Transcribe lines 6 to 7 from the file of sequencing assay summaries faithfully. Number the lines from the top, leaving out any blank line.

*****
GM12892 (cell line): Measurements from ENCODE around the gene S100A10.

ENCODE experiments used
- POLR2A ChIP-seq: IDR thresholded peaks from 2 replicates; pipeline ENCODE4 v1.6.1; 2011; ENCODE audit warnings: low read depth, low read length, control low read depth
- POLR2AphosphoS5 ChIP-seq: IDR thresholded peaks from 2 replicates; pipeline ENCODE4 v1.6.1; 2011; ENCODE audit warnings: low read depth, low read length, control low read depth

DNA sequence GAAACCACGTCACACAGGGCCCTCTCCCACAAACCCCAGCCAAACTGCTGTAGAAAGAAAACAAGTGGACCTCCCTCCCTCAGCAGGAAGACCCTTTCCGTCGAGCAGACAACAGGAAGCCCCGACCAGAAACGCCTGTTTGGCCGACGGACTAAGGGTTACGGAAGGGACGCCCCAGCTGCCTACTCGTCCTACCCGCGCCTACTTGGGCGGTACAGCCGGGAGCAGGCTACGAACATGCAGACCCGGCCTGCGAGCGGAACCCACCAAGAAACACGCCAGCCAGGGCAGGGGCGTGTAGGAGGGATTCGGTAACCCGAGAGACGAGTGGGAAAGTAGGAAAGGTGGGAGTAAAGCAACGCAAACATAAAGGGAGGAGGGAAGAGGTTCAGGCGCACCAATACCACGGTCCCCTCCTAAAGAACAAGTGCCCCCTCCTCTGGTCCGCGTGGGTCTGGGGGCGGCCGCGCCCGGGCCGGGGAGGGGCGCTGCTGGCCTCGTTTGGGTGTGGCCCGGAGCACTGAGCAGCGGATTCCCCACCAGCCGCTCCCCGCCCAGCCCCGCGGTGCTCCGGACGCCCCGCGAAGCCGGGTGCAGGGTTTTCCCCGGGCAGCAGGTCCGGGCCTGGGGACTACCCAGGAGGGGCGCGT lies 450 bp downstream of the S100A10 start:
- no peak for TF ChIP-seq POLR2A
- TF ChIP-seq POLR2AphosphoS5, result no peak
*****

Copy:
- no peak for TF ChIP-seq POLR2A
- TF ChIP-seq POLR2AphosphoS5, result no peak